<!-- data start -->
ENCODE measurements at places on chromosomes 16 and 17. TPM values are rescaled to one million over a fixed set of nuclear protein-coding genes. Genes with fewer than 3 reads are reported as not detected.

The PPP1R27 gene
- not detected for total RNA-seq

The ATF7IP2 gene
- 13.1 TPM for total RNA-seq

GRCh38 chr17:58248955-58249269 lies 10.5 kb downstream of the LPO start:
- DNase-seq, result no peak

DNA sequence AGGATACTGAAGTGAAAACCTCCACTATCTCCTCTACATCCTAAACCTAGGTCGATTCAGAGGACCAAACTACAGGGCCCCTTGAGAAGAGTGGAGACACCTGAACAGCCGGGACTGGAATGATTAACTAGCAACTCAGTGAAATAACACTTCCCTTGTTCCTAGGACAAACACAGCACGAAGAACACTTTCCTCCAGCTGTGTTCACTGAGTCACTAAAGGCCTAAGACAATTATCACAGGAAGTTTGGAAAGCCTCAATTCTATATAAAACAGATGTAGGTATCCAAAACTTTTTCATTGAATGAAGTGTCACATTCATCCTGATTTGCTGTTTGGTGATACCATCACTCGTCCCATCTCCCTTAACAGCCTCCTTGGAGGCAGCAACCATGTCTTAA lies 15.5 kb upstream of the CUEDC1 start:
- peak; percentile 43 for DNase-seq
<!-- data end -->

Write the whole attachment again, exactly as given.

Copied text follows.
ENCODE measurements at places on chromosomes 16 and 17. TPM values are rescaled to one million over a fixed set of nuclear protein-coding genes. Genes with fewer than 3 reads are reported as not detected.

The PPP1R27 gene
- not detected for total RNA-seq

The ATF7IP2 gene
- 13.1 TPM for total RNA-seq

GRCh38 chr17:58248955-58249269 lies 10.5 kb downstream of the LPO start:
- DNase-seq, result no peak

DNA sequence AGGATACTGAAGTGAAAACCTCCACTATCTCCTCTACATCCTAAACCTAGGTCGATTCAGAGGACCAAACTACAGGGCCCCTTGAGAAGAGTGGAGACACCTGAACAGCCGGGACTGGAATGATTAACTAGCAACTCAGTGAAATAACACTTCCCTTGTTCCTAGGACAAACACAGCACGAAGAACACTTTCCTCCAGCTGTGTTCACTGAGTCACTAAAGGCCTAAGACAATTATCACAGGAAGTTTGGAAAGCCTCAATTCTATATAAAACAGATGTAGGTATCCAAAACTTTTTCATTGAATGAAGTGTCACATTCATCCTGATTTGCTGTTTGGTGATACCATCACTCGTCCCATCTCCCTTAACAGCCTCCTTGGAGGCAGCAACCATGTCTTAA lies 15.5 kb upstream of the CUEDC1 start:
- peak; percentile 43 for DNase-seq